The facility was built at a cost of 5.5 billion yen, including R&B, revenue, and other departments.
Chief Minister YS Jagan Mohan Reddy practically inaugurated a 500-bed oxygen-assisted temporary Covid hospital in Tadipatri next to the Arjas Steel factory on Friday afternoon, which will be a major comfort to the COVID19 patients in the remote areas of Kurnool, Anantapur. Kadapa and Chittoor districts due to their geographical proximity.
In a brief capacity, the Chief Minister thanked Arjas Steel’s executive director, Sridhar Krishnamoorthy, for agreeing to save 40 MT of oxygen from his air separation plant, which has a capacity of 100 tons per day, and praised the district administration for their efforts to build such a plant soon to erect time. The facility was built at a cost of 5.5 billion yen, including R&B, revenue, and other departments.
At a time when oxygen availability was becoming very difficult and too many patients were craving an oxygen-assisted bed, Arjas Steel came forward and offered their oxygen gas, and Megha Engineering and Infrastructures Limited laid an 800 meter copper pipeline from the production unit under CSR activities from Arjas Steel to the makeshift hospital under German Hangers, which, according to the Prime Minister, was a commendable service to the population.
On Friday morning there were heavy rains, which led to water stagnation on the properties around the German Tents, although the system was not damaged by the storms. District Collector Gandham Chandrudu, who chaired the opening event, said the MD of Arjas Steel had a particular interest in obtaining the oxygen expansion tank and coordinating with the APMSIDC. The local church allowed six acres of their land to be used for the facility to grow to 13.56 acres.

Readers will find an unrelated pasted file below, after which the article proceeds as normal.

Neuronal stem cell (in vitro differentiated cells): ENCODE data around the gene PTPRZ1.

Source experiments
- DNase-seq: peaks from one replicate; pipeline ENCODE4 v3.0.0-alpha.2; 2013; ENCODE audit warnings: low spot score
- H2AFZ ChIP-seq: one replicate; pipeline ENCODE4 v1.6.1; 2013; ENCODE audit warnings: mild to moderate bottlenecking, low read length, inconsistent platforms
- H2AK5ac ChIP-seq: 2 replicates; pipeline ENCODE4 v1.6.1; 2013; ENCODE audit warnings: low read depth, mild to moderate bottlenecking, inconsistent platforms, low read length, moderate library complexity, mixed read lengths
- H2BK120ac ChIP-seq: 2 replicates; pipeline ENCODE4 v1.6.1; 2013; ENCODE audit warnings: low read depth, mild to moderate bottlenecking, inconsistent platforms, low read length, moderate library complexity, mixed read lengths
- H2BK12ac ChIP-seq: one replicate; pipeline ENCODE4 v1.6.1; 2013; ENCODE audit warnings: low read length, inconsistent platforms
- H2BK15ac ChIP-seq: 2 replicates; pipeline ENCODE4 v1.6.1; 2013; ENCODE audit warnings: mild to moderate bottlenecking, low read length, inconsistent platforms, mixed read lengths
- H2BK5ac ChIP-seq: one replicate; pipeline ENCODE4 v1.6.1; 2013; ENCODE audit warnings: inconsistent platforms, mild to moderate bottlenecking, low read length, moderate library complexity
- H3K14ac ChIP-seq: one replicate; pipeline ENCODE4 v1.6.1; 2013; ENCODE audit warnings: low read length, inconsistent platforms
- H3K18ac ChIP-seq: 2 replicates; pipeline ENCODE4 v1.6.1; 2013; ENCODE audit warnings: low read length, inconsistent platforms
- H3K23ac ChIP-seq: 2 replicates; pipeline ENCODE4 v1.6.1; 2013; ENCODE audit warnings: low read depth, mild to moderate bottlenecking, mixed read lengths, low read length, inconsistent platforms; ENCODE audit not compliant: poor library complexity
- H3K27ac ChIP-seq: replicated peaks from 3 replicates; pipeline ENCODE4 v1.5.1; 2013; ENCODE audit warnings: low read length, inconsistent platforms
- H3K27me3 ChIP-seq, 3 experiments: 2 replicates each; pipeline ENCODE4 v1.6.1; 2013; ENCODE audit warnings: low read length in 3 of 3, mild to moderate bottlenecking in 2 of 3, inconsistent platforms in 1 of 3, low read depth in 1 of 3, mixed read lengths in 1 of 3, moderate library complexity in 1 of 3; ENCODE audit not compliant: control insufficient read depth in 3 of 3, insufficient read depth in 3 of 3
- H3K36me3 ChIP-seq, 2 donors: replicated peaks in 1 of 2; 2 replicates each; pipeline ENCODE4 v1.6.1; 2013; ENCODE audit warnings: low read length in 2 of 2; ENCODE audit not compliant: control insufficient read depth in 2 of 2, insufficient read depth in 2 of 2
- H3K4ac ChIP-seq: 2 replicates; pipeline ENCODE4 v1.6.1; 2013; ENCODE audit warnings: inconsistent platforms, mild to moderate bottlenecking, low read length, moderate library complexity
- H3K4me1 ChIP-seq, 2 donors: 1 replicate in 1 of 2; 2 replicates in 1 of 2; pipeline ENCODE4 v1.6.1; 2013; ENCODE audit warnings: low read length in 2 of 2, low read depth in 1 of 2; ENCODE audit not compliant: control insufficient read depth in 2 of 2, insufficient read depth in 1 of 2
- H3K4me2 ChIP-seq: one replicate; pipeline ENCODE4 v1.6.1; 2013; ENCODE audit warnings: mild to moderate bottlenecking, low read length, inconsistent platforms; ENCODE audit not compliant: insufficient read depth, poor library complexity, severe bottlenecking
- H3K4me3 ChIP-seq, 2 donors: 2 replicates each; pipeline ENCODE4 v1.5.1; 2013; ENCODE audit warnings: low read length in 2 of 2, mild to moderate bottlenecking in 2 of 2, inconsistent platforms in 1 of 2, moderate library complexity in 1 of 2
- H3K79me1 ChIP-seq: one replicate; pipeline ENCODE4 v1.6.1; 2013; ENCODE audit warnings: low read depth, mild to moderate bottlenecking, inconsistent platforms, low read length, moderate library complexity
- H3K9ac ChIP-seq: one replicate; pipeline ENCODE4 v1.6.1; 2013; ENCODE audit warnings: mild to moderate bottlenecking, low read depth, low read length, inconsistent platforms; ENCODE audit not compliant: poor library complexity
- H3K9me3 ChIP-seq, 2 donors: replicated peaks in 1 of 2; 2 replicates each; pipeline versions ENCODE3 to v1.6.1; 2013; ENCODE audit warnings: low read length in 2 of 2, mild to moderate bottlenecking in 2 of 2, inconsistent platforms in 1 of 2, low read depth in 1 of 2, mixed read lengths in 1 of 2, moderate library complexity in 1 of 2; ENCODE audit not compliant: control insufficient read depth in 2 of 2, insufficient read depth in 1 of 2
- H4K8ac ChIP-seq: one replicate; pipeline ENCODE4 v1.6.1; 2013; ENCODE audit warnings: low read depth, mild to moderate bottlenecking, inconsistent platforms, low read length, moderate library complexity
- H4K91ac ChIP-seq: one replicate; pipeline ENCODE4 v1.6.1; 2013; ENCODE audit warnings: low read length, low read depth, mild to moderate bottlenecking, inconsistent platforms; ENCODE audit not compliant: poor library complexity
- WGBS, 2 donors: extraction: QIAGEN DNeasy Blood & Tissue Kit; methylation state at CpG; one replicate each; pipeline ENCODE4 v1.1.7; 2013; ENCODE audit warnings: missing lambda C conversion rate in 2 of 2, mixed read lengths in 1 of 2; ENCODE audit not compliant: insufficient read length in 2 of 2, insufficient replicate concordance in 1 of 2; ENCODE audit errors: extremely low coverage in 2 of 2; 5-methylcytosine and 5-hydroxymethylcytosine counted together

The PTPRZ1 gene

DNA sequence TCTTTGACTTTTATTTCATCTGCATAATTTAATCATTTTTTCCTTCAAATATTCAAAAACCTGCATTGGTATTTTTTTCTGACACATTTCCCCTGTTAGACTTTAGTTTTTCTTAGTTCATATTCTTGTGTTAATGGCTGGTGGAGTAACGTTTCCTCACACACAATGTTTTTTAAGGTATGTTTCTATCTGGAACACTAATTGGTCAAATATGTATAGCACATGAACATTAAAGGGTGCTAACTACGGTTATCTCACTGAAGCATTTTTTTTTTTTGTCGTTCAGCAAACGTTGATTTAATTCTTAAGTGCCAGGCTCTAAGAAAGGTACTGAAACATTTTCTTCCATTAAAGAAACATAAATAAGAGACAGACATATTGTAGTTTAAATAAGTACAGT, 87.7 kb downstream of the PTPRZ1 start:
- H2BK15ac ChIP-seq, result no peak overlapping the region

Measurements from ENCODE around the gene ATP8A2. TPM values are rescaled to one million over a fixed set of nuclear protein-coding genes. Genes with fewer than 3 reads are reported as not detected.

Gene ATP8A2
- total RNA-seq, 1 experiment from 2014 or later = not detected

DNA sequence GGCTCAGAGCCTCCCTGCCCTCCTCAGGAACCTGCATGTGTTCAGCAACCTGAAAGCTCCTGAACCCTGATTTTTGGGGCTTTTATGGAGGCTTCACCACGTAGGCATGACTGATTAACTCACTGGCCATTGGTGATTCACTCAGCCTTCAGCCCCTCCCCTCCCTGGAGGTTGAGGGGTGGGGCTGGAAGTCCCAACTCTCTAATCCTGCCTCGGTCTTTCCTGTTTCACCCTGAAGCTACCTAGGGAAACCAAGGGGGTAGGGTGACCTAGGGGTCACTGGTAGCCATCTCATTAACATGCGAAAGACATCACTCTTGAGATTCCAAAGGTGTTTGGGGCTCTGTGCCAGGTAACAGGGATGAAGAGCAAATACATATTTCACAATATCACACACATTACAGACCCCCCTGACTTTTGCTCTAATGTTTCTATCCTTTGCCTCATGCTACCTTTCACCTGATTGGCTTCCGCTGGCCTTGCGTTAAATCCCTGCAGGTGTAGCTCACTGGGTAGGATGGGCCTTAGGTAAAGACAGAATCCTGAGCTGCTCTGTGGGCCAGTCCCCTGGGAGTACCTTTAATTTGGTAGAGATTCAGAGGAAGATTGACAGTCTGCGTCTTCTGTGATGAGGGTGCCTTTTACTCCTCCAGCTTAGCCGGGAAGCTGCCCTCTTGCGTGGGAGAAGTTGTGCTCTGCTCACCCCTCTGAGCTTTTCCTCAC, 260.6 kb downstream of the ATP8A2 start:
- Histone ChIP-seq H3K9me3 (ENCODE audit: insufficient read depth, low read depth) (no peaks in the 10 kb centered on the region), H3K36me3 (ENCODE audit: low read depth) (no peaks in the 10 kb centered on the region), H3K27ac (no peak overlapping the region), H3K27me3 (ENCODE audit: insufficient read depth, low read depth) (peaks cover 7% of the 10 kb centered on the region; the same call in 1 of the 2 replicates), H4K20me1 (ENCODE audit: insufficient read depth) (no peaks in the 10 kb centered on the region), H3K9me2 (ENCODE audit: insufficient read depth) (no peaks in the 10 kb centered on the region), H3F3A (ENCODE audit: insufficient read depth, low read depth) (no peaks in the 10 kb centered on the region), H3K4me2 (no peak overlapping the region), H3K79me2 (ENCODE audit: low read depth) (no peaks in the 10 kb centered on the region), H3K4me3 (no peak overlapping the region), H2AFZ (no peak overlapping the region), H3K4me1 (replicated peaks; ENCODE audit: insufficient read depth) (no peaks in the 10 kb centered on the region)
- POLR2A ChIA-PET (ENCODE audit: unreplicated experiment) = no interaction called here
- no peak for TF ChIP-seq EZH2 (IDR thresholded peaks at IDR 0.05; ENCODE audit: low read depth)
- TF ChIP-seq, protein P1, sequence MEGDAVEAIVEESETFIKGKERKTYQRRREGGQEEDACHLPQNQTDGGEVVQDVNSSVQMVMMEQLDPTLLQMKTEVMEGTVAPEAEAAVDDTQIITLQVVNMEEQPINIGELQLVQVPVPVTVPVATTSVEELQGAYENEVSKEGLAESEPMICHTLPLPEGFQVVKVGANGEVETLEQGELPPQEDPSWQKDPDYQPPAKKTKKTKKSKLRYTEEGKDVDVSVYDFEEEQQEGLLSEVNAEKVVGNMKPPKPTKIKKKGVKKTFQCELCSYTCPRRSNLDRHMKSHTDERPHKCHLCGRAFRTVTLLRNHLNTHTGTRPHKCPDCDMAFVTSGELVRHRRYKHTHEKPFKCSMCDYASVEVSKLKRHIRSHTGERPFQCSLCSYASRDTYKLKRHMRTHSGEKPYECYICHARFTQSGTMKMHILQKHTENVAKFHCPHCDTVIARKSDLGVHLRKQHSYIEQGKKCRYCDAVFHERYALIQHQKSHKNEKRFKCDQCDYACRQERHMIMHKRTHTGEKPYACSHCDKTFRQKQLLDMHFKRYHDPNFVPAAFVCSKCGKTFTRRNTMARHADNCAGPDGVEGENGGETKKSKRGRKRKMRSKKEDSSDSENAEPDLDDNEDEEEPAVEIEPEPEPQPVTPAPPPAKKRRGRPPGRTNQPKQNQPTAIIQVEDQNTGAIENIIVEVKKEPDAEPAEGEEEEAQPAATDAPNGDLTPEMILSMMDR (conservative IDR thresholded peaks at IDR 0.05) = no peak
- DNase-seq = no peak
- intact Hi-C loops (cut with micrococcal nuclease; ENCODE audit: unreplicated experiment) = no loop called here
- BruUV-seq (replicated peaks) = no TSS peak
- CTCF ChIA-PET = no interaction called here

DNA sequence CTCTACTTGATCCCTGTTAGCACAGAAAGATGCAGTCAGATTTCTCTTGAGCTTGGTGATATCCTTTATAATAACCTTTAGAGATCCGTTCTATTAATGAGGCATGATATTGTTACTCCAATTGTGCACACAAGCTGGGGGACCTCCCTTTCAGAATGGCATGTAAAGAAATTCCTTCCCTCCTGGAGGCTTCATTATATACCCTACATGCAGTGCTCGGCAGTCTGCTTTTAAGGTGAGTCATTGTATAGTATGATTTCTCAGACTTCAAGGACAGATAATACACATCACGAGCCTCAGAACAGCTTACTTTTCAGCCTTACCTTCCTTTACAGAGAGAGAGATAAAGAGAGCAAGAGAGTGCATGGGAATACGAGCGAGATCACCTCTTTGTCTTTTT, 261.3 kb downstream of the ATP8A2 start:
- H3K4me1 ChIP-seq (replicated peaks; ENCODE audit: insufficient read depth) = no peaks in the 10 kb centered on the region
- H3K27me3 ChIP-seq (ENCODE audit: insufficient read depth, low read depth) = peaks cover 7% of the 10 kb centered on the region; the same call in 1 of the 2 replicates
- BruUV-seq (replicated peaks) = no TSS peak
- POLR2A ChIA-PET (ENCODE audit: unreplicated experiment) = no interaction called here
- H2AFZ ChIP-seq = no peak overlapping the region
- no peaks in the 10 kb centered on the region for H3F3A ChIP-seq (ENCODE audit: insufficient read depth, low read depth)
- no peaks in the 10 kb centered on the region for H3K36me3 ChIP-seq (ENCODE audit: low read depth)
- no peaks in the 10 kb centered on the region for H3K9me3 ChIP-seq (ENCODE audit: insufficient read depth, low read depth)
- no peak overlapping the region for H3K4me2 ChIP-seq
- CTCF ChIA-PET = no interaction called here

R&B Minister Malagundla Sankaranarayana, Anantapur, and Hindupur MPs Talari Rangaiah and Gorantla Madhav attended the occasion along with several MLAs.
The Chief Minister also paid tribute to Joint Collectors Nishant Kumar and A. Siri for their commitment to ensuring the facility was built quickly. A drinking water system was provided, temporary toilets set up, a power connection provided by the APSPDCL and 280 people toiled day and night to finish the work at the earliest. Free catering was also created for the patients.
This will ease pressure on other large hospitals to provide oxygen-assisted beds in the three districts. With the COVID-19 positivity rate falling dramatically right now, there isn’t much demand for the oxygen-assisted beds, but when construction began the Anantapur district reported a positivity rate of over 40% and as of May 17 there were more than 14,000 active cases in the Compared to less than 4,000 now.